We are a twisted species, and so are our molecules. Many organic molecules are not symmetrical: they bulge, lean, branch or twist to the left or the right. Nature generally makes only one form of the molecule, but laboratory synthesis for drug research frequently produces both left-handed and right-handed variants of the same molecule. These (usually manufactured) mirror images of each other are called enantiomers or isomers. One such chiral twin may be beneficial to humans, while the other is highly toxic. For instance, one form of thalidomide is a sedative and reduces morning sickness, while the other causes fetal deformities. So it is vital to separate enantiomers, but until 30 years ago, it was difficult to do so.
Enter NIBR’s Eric Francotte, Executive Director in Global Discovery Chemistry – and master of chirality. In the late 1980s, Francotte worked for the Novartis predecessor, Ciba-Geigy, in its Central Research Lab. He and his group began working on ways to separate enantiomers. “Our bodies are chiral,” he says. “Our biological receptors are chiral, so it’s natural that they respond best to one form of a molecule, where there’s better selectivity and more interaction. The drug is the key, the target is the lock, and one enantiomer better fits the target receptor.”
“Thalidomide was the ‘big bang’ of chirality for the pharmaceutical industry,” Francotte says. “The undesirable isomer produced those terrible results. Then the whole pharmaceutical industry knew they would have to systematically separate drug stereoisomers and test them separately. There was no choice anymore.”
It was a great challenge. The breakthrough came when Francotte began using chiral materials in a chromatography column to discriminate between the two chiral forms of a molecule. He says, “To recognize chirality you need a chiral instrument.” Francotte found that materials based on cellulose and amylose could best distinguish between the isomers: the lefties, say, would stick to the material while the righties would not.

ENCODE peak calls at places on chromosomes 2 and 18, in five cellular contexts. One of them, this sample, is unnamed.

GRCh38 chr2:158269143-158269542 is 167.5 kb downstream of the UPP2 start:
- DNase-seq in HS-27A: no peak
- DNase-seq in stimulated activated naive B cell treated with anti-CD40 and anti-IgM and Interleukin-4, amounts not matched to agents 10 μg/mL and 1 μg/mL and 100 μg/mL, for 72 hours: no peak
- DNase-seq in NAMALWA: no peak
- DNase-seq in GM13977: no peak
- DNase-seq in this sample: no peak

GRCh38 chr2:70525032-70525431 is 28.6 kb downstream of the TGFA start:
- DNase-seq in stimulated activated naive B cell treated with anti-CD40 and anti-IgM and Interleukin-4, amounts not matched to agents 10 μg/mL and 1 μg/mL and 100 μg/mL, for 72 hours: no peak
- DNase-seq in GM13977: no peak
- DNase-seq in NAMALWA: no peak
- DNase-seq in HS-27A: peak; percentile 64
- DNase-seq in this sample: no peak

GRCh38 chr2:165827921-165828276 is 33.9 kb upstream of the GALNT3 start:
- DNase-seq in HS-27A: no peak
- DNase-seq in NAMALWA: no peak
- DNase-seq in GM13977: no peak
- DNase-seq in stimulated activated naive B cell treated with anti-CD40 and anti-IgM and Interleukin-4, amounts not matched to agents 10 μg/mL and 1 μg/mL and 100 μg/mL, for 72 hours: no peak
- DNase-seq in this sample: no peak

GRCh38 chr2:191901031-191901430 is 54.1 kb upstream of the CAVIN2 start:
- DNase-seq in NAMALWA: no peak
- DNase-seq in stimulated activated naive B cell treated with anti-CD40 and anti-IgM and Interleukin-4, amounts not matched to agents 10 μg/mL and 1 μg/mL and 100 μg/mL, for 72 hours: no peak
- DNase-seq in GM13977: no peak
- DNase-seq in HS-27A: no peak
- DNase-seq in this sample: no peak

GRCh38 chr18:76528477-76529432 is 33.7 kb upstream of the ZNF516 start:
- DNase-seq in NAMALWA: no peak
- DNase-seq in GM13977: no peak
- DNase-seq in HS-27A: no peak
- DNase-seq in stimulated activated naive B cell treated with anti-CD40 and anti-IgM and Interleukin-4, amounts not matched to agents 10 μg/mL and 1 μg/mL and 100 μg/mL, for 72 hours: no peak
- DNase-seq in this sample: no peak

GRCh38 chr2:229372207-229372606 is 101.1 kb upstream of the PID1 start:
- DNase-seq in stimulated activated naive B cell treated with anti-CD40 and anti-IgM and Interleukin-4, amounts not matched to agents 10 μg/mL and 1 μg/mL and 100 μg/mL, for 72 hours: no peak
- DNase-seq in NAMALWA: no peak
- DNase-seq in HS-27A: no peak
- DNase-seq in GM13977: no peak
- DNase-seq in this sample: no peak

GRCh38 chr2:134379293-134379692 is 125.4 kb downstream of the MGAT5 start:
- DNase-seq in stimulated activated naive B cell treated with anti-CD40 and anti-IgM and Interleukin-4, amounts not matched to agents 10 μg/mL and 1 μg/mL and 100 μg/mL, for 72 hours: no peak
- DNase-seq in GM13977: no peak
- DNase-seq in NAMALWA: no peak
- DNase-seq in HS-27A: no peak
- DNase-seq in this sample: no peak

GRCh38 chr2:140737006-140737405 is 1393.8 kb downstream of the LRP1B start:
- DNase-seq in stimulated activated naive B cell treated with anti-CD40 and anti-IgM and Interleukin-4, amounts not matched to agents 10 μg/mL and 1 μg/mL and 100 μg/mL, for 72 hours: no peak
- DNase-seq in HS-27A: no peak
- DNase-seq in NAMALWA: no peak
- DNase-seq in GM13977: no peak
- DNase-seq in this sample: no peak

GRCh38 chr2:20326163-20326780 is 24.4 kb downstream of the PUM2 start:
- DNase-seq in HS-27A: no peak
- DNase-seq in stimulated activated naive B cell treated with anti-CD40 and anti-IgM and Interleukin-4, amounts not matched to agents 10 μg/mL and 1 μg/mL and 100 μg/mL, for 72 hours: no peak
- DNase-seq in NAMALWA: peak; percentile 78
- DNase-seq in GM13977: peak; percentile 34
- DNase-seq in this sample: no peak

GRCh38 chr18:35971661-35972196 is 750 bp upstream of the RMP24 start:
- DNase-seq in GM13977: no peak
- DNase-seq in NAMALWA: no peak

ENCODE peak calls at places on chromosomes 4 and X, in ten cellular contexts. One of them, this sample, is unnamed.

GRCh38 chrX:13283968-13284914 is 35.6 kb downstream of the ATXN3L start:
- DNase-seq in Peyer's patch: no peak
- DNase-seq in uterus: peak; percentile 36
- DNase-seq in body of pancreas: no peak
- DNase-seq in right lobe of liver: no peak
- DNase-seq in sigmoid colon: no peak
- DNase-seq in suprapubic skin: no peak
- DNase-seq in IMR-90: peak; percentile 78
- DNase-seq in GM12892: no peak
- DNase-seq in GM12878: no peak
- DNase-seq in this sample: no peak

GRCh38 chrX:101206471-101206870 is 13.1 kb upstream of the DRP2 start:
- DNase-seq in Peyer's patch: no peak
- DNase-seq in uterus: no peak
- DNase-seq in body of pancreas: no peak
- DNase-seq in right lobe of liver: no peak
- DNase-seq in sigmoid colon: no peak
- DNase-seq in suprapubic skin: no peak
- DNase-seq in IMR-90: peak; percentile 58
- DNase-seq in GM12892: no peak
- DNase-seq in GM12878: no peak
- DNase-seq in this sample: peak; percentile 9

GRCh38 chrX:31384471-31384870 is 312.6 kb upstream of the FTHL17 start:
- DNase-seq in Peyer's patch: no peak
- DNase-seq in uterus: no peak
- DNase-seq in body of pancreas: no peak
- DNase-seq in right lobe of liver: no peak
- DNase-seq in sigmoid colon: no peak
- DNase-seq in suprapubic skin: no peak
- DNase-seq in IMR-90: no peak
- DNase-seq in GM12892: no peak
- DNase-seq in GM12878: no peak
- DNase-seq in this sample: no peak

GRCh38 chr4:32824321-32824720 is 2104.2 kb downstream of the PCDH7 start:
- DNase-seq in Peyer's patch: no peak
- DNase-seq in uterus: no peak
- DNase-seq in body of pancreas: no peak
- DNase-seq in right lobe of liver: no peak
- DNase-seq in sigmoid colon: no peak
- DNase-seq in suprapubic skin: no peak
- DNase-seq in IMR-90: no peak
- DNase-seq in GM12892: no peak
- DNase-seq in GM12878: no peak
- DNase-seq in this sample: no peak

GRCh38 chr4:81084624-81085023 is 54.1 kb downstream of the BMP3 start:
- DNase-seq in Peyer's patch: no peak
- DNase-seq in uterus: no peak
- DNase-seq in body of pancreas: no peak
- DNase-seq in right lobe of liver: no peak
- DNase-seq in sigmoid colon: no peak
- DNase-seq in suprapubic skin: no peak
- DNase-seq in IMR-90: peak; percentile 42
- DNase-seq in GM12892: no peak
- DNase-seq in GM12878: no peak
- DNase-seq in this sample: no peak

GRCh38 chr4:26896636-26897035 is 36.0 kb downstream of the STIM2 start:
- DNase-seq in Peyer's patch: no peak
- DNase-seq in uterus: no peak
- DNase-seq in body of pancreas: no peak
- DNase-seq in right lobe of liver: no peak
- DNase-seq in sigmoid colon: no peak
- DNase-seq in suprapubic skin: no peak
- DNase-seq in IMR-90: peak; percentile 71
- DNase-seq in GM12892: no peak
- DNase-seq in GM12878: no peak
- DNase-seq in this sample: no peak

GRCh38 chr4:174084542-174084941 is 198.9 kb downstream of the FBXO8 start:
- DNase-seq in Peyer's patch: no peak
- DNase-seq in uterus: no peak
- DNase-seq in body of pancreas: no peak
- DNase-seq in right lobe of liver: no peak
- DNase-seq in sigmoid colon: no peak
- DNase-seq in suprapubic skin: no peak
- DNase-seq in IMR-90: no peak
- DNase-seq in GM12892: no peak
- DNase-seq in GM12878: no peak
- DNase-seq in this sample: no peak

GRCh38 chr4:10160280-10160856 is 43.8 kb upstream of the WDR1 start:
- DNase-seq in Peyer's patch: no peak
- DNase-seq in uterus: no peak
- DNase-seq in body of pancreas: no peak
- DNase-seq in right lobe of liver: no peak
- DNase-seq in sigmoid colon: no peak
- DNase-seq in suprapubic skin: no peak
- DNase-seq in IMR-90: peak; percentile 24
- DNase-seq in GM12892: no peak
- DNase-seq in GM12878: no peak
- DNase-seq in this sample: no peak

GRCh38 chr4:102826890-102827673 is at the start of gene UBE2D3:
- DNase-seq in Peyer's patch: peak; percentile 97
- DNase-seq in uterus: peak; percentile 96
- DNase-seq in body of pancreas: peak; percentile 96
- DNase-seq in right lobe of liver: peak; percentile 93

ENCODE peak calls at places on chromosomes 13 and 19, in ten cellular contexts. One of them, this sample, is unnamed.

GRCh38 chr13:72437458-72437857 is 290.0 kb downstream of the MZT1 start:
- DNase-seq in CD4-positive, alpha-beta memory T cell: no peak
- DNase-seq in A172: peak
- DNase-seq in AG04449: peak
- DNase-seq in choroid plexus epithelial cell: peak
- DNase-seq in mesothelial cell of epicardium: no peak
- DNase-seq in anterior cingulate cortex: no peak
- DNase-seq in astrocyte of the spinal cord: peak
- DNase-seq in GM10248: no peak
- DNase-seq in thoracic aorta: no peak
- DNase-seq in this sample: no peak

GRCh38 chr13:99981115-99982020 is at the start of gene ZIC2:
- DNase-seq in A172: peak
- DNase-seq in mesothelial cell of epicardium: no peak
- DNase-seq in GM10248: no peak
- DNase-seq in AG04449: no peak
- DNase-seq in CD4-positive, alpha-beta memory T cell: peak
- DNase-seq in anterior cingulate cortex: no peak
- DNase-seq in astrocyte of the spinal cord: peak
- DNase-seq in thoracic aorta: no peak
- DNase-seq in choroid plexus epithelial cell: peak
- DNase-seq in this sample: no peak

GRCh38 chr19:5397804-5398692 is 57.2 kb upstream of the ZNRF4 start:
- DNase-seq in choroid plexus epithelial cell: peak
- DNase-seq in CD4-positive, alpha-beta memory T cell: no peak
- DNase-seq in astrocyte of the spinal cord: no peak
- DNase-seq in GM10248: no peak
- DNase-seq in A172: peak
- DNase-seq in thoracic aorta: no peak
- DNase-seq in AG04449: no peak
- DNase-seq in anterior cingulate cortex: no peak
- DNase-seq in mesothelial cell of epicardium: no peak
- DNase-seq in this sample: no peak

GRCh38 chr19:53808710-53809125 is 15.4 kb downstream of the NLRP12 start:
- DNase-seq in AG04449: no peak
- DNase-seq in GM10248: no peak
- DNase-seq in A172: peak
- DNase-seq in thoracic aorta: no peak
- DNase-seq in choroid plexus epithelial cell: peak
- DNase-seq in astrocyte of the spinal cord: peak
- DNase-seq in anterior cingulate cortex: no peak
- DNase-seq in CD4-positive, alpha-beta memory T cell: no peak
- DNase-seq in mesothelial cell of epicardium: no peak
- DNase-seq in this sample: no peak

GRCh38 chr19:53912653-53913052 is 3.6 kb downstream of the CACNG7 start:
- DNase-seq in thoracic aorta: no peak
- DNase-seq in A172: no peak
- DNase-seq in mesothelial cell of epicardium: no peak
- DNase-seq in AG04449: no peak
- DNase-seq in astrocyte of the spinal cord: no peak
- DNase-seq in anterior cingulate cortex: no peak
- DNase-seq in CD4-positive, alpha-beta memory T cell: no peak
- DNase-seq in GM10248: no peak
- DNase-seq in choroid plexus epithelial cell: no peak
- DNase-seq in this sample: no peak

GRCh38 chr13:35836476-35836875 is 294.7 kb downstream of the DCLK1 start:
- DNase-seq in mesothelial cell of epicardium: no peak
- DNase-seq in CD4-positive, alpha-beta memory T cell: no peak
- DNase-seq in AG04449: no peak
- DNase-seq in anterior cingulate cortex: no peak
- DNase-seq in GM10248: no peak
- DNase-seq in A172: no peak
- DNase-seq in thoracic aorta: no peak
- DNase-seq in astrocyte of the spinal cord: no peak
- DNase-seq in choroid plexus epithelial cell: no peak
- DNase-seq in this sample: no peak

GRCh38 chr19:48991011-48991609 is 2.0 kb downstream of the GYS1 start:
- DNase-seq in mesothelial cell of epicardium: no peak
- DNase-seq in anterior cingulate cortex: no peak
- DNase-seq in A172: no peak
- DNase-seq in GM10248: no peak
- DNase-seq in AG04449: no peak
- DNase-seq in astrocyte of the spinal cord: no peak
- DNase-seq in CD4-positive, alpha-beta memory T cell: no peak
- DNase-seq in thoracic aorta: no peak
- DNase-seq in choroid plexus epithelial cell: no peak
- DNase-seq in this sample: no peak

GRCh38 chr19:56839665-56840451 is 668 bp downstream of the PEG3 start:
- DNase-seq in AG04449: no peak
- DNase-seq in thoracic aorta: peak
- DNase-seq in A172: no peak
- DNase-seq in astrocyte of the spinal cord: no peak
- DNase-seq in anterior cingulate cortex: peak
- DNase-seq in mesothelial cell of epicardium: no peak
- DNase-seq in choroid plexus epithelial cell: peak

Our hands are familiar macro examples of chiral twins: indeed, the word “chiral” is derived from “cheir,” Greek for hand. To see how you react to molecules which are different only in orientation, you need go no further than your fruit bowl. Molecules of the same chemical composition produce both the scent of lemon and the scent of orange. They are naturally occurring chiral twins, and your nose, like a chromatography column, can easily distinguish between the two enantiomers.
Francotte describes enantioselective chromatography as being “at the interface of chemistry, separation sciences, and physics.” Today, his chromatography columns, continuously improved, have become ubiquitous throughout the industry. Novartis out-licenses them to other companies which commercialized the technology. “I’m quite happy it has reached this level of usefulness,” Francotte says. A pioneer in the field of separations, in 2006, he edited Chirality in Drug Research, which has become the standard book on the subject. Because of the process that he helped develop, Francotte has contributed to Novartis drugs countering hypertension, asthma, and multiple sclerosis. He recently collaborated with a team of scientists from Singapore on an anti-malarial molecule. And he has the satisfaction of knowing that today all drug manufacturers work to achieve enantiomic purity before their products hit the market.
As a boy growing up in Belgium, Francotte walked along the beach collecting seashells, noting that the spiral shells invariably twisted up and to the right. He went to college in Brussels and continued his chemistry studies at the University of Louvain, where he received a BS and PhD. He moved to Geneva for a postdoc, and his passion shifted from seashells to flowers, which, in Switzerland, are easier to find – and more interesting and delightful to smell. Francotte has a keen nose and at one point considered working for the perfume industry. Flowers, too, are often chiral, twisting in one direction only, as evidenced by gardenias, mandevillas, oleanders and some orchids. After inhaling their perfume, which in most cases consists of chiral molecules, Francotte takes exquisite photographs of the blossoms, adding to his impressive image collection of chiral objects, both natural and man-made.